The Importance of Physiological Doses of Vitamin D3

The prevalence of vitamin D deficiency varies from 40-80 percent (general population) to almost 100 percent (patients with musculoskeletal pain) among Americans and Europeans. Vasquez, Manso, and Cannell described the many benefits of vitamin D3 supplementation in a “paradigm-shifting” review published in 2004.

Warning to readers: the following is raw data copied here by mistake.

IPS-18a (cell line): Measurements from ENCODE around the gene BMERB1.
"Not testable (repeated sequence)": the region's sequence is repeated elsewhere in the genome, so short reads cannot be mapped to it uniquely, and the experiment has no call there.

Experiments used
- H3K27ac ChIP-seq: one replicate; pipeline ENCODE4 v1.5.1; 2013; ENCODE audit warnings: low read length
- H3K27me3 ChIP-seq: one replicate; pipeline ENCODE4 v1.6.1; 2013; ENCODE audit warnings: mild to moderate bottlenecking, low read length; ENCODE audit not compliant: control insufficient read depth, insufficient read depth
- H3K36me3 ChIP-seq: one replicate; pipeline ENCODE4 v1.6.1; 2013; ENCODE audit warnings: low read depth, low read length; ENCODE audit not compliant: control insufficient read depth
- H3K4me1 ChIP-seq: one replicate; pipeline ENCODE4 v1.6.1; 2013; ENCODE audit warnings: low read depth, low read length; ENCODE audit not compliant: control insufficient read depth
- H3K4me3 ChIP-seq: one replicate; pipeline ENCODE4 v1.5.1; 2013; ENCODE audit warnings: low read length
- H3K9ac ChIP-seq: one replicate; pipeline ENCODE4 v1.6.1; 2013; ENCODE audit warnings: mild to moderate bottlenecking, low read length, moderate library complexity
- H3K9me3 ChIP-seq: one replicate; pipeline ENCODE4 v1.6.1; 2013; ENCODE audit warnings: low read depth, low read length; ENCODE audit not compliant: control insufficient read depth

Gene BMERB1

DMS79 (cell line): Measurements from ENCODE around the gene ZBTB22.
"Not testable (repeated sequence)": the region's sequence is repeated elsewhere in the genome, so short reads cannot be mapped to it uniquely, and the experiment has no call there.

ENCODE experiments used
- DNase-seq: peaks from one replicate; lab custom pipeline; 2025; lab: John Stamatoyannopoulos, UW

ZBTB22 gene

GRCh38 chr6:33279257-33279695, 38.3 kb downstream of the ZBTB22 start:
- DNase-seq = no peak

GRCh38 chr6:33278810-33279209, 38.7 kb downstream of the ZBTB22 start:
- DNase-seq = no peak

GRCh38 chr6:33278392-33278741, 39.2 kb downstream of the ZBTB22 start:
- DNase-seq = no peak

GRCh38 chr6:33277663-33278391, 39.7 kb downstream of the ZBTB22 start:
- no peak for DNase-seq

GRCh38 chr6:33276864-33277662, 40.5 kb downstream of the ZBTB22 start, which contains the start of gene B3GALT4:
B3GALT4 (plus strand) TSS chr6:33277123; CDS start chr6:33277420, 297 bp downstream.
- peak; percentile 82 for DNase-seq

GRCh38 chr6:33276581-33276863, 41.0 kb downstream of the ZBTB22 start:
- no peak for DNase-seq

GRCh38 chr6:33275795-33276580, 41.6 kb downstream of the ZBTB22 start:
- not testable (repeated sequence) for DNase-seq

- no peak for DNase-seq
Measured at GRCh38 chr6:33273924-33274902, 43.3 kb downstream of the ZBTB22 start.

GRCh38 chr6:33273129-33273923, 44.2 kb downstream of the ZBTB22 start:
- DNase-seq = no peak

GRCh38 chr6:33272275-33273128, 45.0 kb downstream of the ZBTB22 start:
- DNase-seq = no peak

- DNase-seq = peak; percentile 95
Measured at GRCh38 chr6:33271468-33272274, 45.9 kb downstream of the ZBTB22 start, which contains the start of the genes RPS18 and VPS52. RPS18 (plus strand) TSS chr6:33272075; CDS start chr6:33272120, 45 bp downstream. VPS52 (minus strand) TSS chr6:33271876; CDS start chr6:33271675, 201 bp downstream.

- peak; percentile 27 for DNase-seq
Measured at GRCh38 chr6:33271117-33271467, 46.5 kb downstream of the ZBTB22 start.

Our review showed that vitamin D deficiency causes or contributes to depression, hypertension, seizures, migraine, polycystic ovary syndrome, inflammation, autoimmunity, and musculoskeletal pain, particularly low-back pain. Clinical trials using vitamin D supplementation have proven the cause-and-effect relationship between vitamin D deficiency and most of these conditions by showing that each could be cured or alleviated with vitamin D supplementation. Per our review, daily vitamin D doses should be 1,000 IU for infants, 2,000 IU for children, and 4,000 IU for adults, although some adults respond better to higher doses of 10,000 IU per day. Cautions/contraindications include the use of thiazide diuretics (e.g., hydrochlorothiazide) or any other medications that promote hypercalcemia, as well as granulomatous diseases such as sarcoidosis, tuberculosis, and certain types of cancer, especially lymphoma. Effectiveness is monitored by measuring serum 25-OHvitamin D, and safety is monitored by measuring serum calcium. Dosing should be tailored for the attainment of optimal serum levels of 25-hydroxy-vitamin D3, generally 50-100 ng/ml (125-250 nmol/l) as illustrated. Image below: Interpretation of serum 25(OH) vitamin D levels: Updated from Vasquez et al, Alternative Therapies in Health and Medicine 2004 Sep

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